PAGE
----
Wish List time

Replacing or allow customizing the scrollbars would be very nice. there is a sample code in code project of how to do it in .net

I 2nd, 3rd, or 4th WPF with DataBinding support. Think what could be done then!

Can I put in a request for more functionality to assist with loading and saving goobjects!

Especially being able to write a whole map with formatting and assocaited properties (such as the points on a GoLink GoStroke object)
I'm not sure the best means for this !

Responses to the past few items:

I’m surprised people want indexed access to the collections of links connected at a port or at a node, or of all of the nodes or all of the links of a layer or of a document. I don’t see how this could work, because as soon as someone removed an object, all saved indices would be invalid. Insertion of objects might cause problems too.

(But there is indexed access to the children of a GoGroup.)

Standard ContextMenus (or ContextMenuStrips if .NET 2.0) do work for GoView as a default. But usually you’ll want to construct custom context menus for individual objects, which is why the mechanism is as general as it is. Most GoContextMenus also work in both WinForms and WebForms. Could you describe exactly how we could avoid what you are calling “hand-waving”?

Here’s the code for ContextMenus for the ColoredNode sample in Demo1:

[code] public override GoContextMenu GetContextMenu(GoView view) {
GoContextMenu cm = new GoContextMenu(view);
if (view.CanInsertObjects()) {
cm.MenuItems.Add(new MenuItem(“Add Top Port”, new EventHandler(this.AddTopPort_Command)));
cm.MenuItems.Add(new MenuItem(“Add Bottom Port”, new EventHandler(this.AddBottomPort_Command)));
return cm;

// The GoView.Edit... methods start and finish their own transactions.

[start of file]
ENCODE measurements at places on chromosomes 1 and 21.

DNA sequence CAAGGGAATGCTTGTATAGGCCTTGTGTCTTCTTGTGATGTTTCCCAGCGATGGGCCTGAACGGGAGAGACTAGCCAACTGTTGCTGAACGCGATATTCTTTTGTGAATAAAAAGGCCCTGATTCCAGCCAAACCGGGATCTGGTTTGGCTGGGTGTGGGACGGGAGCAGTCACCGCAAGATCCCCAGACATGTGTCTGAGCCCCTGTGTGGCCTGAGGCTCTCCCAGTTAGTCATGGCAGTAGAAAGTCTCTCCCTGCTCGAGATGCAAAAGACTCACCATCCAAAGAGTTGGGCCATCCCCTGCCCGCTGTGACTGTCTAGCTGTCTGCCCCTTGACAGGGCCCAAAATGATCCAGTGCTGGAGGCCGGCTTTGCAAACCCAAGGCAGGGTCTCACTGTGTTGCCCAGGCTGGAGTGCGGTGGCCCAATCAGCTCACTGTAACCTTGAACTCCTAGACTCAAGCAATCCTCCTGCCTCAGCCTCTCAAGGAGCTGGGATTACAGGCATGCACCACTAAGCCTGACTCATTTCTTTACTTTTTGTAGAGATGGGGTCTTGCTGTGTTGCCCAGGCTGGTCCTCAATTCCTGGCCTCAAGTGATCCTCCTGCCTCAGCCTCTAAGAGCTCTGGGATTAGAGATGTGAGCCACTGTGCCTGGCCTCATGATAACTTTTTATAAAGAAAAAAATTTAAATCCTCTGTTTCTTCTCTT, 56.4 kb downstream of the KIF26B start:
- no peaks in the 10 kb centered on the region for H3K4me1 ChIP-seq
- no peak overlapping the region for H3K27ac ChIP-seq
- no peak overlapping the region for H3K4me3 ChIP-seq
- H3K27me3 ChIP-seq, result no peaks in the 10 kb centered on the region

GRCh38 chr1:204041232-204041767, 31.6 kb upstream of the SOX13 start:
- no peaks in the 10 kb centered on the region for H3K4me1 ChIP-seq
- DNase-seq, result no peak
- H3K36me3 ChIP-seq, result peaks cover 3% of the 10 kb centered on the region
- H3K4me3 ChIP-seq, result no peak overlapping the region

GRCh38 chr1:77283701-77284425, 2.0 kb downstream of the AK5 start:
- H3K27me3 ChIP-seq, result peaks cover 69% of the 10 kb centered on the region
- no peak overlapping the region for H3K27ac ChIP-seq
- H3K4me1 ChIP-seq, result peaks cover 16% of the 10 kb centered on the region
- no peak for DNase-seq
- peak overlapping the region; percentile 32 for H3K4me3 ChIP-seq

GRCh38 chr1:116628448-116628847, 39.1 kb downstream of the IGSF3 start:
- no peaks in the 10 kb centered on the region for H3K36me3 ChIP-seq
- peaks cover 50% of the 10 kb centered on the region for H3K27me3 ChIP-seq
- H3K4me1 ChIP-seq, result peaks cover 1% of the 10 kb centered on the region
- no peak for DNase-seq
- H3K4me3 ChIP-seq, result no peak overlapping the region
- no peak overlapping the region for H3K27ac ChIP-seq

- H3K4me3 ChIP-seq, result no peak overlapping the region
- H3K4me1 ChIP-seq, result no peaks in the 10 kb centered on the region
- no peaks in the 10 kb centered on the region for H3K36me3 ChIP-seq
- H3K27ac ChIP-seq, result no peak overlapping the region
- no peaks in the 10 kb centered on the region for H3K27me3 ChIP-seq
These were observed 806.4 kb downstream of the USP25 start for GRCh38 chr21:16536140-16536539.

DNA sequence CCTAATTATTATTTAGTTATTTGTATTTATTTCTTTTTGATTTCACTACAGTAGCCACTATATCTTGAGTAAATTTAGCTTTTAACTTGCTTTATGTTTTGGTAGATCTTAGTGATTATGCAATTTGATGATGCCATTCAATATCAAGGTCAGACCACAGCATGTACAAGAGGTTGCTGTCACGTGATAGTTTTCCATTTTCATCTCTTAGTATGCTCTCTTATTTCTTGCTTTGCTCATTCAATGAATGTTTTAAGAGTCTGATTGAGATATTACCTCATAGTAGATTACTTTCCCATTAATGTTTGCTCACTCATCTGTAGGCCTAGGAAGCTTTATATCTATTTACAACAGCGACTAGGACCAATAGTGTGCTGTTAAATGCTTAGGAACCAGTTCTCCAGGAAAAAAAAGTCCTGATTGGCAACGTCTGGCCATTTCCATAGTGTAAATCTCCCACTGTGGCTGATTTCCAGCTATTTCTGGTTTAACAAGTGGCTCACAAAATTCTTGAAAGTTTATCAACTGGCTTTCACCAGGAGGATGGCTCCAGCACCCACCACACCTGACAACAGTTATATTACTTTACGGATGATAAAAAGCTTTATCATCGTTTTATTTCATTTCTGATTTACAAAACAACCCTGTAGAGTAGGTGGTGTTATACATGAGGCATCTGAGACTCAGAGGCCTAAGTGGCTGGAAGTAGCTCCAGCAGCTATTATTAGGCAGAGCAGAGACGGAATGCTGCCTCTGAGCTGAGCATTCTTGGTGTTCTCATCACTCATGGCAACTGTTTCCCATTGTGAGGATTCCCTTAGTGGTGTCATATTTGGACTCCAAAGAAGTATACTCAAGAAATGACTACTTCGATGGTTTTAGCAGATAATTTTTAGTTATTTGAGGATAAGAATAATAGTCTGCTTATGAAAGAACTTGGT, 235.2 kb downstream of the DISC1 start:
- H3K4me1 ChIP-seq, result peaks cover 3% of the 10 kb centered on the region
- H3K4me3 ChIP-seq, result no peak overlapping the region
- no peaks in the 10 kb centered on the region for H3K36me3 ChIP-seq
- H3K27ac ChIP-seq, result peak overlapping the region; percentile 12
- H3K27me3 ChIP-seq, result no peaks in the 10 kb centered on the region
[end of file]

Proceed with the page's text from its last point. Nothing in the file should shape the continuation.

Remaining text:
// Here, we need to do it explicitly.
private void AddTopPort_Command(Object sender, EventArgs e) {
  GoGeneralNodePort p = MakePort(true);
  this.Document.FinishTransaction("Add Top Port");

private void AddBottomPort_Command(Object sender, EventArgs e) {
  GoGeneralNodePort p = MakePort(false);
  this.Document.FinishTransaction("Add Bottom Port");

You can easily replace the scrollbars that GoView uses by setting the GoView.HorizontalScrollBar and .VerticalScrollBar properties.

We’re working on WPF controls. Yes, data binding is pretty neat in WPF.
But you can certainly use GoDiagram in the meantime, as our two new samples show: WPFinGoView and WPFusingGoView.

For most applications where you want to use XML and you have some control over the format of the saved diagram, you could use GoXmlBindingTransformer to declaratively bind GoDocuments/GoObjects and their properties with XML elements and their attributes. Many of the sample applications have been upgraded to make use of GoXmlBindingTransformer. Saving/restoring the points of a link stroke is merely a matter of binding the “Points” property.

How about more explicit and uniform events when a Document is changed, or allowing the programmer to increase or decrease the verbosity of the events somehow?

A great deal of our dev time is interpreting what the user just did by listening to DocumentChanged, so that we can update our model and redraw the UI. This is made complex by certain interactions that don’t have the event pattern that we would expect; for instance, objects inside SubGraphs have different change behaviors than objects outside SubGraphs.

I’m not exactly sure how you’d solve this, but if I could go in and change something so that events are tailored to our model input, that would eliminate a large class of bugs for us.

Otherwise, GoDiagram is a great product that fits our needs perfectly.

A Client Side Object Model to use with javascript and Ajax would be great. Another great thing would be a javascript rendering engine of the diagrams.

Support for at least one of the rich dynamic frameworks (flash, silverlight, either one works for me). Don't need WPF since I use the Web Diagram.
Clients have requested smooth scrolling across large graphs. Either a google maps approach of breaking into tiles would be fine or a flash-based canvas.
Layout algorithm taking advantage of multi-cores/parallel frameworks.

I see a few Silverlight requests. This is number 1 on my wish list. I love this product but we need to have a Silverlight (and WPF) version. I think even minimal GoView functionality would be a good start.


It would be nice to see auto-routed links avoiding each other simply to the extent that multiple lines coming from say a UML type node, being routed around something have some variation on their bend location, such that they don’t all merge into a single vertical line.

I second this suggestion.